Endocrinologists Navigate Deferments, Telehealth Amid COVID-19

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What your doctor is reading on Medscape.com:

MAY 07, 2020 — James V. Hennessey, MD, has been working from home, like so many others, since the lockdowns went into effect. The director of clinical endocrinology at Beth Israel Deaconess Medical Center in Boston, Massachusetts, has felt surprisingly heartened by his experience.

“So far, these [video-based] discussions have been reassuring,” he told Medscape Medical News. “The images generating the referral have been available for review, and we’ve been able to reassure the patients that there are no danger signs in their histories.” 

Hennessey noted that for patients who agree to thyroid nodule consultations via video consult, the arrangement has allowed for the assessment of difficulty swallowing and other obvious difficulties.

While Hennessey has not yet encountered anything serious during his virtual consults, such as a rapidly growing anaplastic thyroid cancer, “it will only take some time before we hear of one, I’m sure,” he observed.


Surprisingly Productive

During the COVID-19 pandemic, many physicians have been forced to innovate and turn aspects of their practices virtual. Use of telehealth services has increased by 50% in the United States since the start of the pandemic, according to research by Frost and Sullivan consultants. Three endocrinologists report that telehealth, although not always ideal, may provide more information than expected.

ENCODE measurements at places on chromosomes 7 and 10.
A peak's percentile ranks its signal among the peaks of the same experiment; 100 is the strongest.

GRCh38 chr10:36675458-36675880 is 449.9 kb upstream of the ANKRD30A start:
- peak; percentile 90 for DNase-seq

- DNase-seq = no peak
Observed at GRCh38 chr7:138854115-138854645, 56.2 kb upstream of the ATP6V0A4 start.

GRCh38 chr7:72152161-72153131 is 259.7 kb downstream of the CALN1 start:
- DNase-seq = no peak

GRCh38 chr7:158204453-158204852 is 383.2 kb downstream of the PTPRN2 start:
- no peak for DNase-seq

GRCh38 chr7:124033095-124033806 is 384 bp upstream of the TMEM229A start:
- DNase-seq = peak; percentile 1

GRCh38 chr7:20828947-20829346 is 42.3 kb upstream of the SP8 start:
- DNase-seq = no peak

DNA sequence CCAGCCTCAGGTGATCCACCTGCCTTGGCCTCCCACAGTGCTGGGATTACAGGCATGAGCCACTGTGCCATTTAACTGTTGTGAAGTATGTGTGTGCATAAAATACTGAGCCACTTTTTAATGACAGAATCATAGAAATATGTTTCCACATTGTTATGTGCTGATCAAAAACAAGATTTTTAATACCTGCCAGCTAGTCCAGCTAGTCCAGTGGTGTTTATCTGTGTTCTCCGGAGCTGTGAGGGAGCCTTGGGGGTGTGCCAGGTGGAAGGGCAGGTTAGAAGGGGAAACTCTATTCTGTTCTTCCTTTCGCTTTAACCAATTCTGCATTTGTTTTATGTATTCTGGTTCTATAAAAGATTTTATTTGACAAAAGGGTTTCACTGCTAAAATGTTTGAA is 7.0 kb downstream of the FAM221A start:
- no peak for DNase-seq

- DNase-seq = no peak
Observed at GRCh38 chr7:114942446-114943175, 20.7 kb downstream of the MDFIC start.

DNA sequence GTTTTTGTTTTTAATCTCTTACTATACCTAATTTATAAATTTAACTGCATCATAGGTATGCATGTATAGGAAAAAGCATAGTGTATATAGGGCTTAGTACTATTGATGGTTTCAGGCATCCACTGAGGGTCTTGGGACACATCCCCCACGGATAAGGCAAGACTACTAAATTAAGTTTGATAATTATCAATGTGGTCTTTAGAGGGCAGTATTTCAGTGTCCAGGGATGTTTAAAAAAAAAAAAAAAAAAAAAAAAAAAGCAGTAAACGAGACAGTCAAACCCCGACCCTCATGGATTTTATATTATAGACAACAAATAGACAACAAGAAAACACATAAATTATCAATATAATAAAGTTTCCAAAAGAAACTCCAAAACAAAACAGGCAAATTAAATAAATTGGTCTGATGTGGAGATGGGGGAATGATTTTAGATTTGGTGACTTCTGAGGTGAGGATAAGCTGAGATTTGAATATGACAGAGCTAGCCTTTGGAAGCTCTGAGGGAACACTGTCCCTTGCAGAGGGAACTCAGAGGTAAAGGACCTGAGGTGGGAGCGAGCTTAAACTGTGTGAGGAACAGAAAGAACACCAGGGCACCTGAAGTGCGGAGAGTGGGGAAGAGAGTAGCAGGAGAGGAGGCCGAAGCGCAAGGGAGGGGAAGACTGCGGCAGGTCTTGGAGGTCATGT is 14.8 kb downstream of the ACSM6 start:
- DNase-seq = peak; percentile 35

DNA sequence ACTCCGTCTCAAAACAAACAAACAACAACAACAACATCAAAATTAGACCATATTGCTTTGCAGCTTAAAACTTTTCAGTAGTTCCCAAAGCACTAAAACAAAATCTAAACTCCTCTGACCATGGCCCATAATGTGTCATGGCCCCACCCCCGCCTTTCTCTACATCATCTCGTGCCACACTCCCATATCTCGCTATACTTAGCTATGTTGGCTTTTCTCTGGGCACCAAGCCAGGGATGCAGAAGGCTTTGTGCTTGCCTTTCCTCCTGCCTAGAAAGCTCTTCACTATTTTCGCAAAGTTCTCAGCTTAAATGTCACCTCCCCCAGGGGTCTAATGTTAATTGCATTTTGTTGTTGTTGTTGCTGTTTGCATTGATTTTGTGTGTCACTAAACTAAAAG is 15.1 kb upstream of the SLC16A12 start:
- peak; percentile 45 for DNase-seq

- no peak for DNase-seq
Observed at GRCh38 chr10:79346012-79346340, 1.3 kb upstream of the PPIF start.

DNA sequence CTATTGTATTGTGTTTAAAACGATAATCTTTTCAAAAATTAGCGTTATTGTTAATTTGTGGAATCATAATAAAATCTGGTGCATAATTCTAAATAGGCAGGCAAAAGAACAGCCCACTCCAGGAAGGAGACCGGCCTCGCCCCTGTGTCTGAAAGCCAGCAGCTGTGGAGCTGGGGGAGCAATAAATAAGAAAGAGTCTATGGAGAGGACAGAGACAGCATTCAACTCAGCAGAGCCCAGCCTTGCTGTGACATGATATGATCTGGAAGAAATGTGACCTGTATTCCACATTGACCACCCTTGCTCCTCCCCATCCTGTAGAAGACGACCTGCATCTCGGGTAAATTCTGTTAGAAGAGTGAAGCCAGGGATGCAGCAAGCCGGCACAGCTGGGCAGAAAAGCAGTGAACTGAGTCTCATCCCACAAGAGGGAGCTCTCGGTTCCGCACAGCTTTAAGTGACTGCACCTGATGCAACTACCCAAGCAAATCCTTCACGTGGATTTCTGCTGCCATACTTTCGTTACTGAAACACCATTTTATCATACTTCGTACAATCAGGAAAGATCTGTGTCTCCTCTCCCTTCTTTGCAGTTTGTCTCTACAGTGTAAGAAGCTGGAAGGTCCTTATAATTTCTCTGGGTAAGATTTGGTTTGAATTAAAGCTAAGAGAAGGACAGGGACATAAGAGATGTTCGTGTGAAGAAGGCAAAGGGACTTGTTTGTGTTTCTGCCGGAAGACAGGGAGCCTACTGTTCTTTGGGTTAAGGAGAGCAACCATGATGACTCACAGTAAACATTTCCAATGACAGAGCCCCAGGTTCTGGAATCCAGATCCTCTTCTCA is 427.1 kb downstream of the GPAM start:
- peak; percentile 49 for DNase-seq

Recent recommendations say physicians should defer biopsies of asymptomatic thyroid nodules until the risk for COVID-19 has passed. As a result, some patients may experience increased anxiety because of such delays.

But cases determined to require more urgent care should not be delayed, says the guidance.

Trevor Angell, MD, concurred that it’s possible to safely defer thyroid nodule assessment.

“I would agree that with appropriate risk stratification by symptom assessment, ultrasound, and lab testing, thyroid nodules can be safely triaged for delayed evaluation,” said Angell, an assistant professor of clinical medicine and associate medical director of the Thyroid Center at the Keck School of Medicine of the University of Southern California, in Los Angeles.

“I have found that patients with thyroid nodules that are not highly suspicious are reasonably reassured that the delay in obtaining FNA [fine needle aspiration] is very unlikely to have an impact on the ultimate outcome,” he told Medscape Medical News.





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